October 13, 2012

What does it mean to be inspiring?

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What does it mean to be inspiring? It's a question that I've been reflecting on, because "be inspiring" is a phrase we've been discussing with several nonprofits lately.

be-inspiringThis article was also published in Designer magazine from UCDA.More than any other element of communications, words (and how they are delivered) inspire us. The right words, shared at the right time, give meaning to individuals and groups that have an affinity for your cause. Words create an expectation of reality; anticipation for what is promised, hope for what is to come.

To be inspiring is to cast a vision for what the future will be, and that is what will be realized through the mission of your organization.

Words are powerful elements of alignment: key themes and messaging must be carefully selected and crafted to project the perception of your organization and the cause it represents. The words and phrases that are chosen (from the positioning statement, the tagline, and the words that represent the purpose, values, character and culture of the cause) are the phrases that you want your followers, ambassadors and advocates to share and to use in conversation about the cause.

Words, combined with powerful typography and memorable imagery, combine to evoke meaning, motivate people to action, and become a transformative catalyst that lead to changed thinking in the minds (and hearts) of those you're seeking to engage. We've said it before: changed thinking leads to changed behavior.

Consider the example of Team Lorain County, an independent economic development organization. Our research revealed (and was validated by the post-visit surveys), that site selectors characterized Lorain County as lazy, backwards, and a rust-belt region of the country. To project a positive perception of the county (and after research into what site selectors are looking for in a locale), we chose the phrases "welcoming, hard working, forward thinking, progressive and vibrant."

Herein lies the power of words: it may not seem like much, but as Team Lorain County integrated these phrases into their marketing and presentations, perceptions began to change. This was most evident when the post-visit surveys show that site selectors were now beginning to use those same words in their descriptions of the county and their visit.

Every interaction, from the words that are read, spoken or heard, must be positive and make an individual want to be a participant in the future that is promised, and the change that is aspired to. To inspire is to evoke meaning in the lives of a follower. When an individual understands that their values align with your organization's values, and the cause it represents, their participation gives them more than an opportunity to be involved – it gives them a story to share, it gives them a point of connection, and ultimately personal meaning.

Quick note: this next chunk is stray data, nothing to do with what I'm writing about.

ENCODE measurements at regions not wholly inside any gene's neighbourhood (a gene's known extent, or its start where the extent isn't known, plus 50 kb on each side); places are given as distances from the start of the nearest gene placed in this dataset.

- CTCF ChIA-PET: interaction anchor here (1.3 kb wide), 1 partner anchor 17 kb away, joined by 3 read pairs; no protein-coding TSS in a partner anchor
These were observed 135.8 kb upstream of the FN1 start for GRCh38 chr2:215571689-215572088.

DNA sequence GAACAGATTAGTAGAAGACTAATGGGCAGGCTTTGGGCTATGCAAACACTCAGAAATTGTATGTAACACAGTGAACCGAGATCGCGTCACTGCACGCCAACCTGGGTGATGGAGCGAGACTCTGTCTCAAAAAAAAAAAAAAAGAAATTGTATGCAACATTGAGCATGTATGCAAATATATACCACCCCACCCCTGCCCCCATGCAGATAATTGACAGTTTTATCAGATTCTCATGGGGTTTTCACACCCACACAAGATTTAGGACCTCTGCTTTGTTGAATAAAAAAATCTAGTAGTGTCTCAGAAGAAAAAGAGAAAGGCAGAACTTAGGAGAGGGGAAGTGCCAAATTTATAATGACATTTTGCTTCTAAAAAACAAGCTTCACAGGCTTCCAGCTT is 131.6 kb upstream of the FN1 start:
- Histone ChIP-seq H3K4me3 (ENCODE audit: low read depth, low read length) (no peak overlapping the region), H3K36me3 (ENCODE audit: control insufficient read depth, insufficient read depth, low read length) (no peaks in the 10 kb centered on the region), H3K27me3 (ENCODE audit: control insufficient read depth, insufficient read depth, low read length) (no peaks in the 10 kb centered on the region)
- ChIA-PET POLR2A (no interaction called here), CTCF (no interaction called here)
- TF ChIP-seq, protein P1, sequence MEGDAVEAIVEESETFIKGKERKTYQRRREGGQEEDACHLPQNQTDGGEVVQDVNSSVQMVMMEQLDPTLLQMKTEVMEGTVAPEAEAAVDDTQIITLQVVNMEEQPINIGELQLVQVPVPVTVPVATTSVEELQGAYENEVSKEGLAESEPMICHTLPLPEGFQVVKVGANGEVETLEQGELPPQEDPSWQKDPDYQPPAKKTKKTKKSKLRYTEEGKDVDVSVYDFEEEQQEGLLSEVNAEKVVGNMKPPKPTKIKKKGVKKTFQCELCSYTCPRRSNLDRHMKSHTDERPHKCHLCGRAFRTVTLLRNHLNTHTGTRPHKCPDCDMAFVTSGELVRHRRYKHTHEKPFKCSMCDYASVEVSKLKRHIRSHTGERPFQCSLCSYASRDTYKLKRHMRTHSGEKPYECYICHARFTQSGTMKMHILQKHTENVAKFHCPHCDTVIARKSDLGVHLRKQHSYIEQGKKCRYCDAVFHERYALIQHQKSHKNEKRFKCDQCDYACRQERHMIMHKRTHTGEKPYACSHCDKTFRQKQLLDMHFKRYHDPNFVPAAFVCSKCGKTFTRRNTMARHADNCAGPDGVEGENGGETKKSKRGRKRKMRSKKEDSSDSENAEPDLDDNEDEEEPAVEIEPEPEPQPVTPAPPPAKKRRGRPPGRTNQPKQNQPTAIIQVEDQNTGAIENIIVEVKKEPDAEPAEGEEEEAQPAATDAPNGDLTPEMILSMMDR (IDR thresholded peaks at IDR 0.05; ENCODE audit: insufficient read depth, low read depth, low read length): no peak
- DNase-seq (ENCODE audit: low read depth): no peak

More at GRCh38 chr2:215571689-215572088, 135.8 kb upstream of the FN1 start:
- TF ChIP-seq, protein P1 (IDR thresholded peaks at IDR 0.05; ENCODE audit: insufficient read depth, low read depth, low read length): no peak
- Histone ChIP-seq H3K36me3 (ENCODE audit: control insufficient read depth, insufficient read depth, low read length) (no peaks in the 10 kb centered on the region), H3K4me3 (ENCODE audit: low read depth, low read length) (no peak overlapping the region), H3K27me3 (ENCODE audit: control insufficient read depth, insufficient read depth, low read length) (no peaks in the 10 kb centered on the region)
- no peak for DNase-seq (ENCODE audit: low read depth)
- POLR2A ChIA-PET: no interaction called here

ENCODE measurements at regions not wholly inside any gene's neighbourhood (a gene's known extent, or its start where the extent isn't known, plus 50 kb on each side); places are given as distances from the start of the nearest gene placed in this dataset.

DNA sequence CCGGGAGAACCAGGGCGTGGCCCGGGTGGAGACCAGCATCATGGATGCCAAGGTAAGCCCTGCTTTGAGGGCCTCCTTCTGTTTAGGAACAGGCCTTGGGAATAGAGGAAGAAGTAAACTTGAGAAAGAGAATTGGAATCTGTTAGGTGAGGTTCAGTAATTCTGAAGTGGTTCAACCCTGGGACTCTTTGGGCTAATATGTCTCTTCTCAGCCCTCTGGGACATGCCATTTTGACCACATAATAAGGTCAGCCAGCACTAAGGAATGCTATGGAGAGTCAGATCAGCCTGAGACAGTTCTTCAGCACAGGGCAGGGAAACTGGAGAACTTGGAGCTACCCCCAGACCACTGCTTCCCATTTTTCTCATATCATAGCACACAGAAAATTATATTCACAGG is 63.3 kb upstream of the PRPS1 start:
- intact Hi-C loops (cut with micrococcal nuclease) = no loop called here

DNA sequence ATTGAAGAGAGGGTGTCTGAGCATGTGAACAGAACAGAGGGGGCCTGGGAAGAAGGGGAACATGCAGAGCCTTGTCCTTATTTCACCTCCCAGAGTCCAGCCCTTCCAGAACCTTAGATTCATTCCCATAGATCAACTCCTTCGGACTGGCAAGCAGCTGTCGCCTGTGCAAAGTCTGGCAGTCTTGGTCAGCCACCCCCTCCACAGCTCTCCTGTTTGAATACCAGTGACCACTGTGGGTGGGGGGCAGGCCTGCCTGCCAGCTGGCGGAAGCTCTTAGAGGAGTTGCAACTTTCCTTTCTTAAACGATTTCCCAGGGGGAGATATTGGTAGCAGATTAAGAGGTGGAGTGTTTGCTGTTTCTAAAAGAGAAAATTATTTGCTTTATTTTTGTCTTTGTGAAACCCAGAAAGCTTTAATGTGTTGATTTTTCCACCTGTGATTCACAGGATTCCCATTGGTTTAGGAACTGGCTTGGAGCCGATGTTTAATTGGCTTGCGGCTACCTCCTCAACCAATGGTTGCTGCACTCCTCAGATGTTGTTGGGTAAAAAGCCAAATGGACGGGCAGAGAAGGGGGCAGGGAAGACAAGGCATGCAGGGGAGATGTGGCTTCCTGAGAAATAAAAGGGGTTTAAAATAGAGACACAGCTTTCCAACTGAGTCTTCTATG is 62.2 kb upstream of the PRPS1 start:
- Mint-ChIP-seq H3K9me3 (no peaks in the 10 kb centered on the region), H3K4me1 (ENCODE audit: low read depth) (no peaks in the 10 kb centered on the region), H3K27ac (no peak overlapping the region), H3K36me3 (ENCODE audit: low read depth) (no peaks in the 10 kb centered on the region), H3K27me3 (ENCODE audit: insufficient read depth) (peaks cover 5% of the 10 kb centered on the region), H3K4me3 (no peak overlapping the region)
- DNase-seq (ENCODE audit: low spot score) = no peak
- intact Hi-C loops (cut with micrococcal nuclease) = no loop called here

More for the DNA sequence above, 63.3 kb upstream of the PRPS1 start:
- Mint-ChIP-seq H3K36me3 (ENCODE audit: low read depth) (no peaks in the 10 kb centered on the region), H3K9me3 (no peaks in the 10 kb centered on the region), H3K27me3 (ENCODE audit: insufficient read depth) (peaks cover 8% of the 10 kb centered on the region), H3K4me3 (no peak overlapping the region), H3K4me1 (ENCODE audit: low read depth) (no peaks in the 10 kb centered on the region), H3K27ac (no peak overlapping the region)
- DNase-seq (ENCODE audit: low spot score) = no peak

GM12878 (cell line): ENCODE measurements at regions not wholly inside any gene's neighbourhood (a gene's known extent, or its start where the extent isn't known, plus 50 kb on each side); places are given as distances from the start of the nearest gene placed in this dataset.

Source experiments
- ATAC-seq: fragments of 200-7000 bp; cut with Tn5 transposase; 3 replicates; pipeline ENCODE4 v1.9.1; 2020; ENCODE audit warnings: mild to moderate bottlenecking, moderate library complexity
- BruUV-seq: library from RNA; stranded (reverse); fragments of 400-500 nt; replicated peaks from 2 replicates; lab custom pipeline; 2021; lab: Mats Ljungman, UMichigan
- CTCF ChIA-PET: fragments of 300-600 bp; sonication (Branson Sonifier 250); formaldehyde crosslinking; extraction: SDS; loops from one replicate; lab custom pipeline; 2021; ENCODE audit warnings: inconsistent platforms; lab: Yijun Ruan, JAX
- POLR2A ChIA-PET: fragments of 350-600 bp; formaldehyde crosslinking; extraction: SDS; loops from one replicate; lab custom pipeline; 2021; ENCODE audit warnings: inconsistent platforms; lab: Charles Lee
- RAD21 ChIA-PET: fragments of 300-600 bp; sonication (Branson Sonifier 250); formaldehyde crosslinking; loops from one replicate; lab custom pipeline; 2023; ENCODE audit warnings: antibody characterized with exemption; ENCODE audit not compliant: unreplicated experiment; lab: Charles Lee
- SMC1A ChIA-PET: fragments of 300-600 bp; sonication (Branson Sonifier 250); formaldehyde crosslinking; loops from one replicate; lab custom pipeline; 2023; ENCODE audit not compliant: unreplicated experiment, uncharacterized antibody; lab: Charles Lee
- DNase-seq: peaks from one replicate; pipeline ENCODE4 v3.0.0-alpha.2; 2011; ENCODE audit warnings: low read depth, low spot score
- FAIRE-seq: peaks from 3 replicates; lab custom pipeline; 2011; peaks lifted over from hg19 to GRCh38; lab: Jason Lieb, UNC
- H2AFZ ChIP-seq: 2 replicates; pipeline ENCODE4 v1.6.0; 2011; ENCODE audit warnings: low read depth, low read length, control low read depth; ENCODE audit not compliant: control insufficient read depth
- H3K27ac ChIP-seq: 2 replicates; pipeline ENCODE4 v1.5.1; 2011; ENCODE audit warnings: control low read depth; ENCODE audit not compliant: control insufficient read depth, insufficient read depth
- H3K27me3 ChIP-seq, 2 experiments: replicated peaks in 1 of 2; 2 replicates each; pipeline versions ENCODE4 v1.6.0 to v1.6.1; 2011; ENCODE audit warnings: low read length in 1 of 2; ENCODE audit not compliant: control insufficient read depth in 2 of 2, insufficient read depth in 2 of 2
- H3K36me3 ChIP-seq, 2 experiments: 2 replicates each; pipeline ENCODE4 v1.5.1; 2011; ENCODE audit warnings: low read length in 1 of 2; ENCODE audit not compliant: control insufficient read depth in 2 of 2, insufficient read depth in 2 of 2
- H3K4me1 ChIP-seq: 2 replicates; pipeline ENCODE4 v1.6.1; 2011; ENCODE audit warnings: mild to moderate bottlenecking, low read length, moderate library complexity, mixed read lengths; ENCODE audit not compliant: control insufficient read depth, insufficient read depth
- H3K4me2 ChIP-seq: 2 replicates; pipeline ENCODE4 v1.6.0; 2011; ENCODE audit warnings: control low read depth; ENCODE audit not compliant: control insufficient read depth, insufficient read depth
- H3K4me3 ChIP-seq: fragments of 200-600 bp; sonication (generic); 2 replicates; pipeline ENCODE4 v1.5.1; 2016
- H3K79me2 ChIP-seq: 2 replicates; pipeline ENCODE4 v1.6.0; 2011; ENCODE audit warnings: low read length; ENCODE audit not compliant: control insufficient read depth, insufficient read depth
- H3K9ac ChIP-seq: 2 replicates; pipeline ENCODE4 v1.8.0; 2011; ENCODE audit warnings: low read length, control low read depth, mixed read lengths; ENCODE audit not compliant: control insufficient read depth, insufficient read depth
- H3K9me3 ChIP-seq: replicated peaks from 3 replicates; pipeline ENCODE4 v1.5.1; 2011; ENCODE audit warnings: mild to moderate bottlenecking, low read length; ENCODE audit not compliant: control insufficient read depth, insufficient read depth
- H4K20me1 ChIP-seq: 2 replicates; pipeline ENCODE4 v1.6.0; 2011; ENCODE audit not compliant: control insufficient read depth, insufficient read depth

Your organization must be inspiring, because people want a cause to believe in. Choose your words well, and they will motivate people to follow, to donate to, advocate for – and to believe in – your cause. Inspire them, and they will be motivated and they will be engaged. Inspire them and they will become more than advocates and donors – they will become believers. The first place to instill the sense of inspiration is in the board of directors – those individuals who have committed first and foremost to the success of the organization – and who must be the ambassadors that come to mind when your organization is mentioned.

Why are believers important? Volunteers and donors will give of their time and their money, advocates will be engaged in promoting the cause – but believers will do all of these sacrificially. Believers become ambassadors, who will represent your organization wherever they are, because their values align with those of the cause. Believers will follow wherever the organization leads, and will support your cause when you've inspired them to action, and gives them meaning by being a participant.

The world is watching, and it is asking: "Do you want me engaged? Inspire me!"

This article was republished in Designer magazine, a publication of UCDA (University and College Designer's Association).

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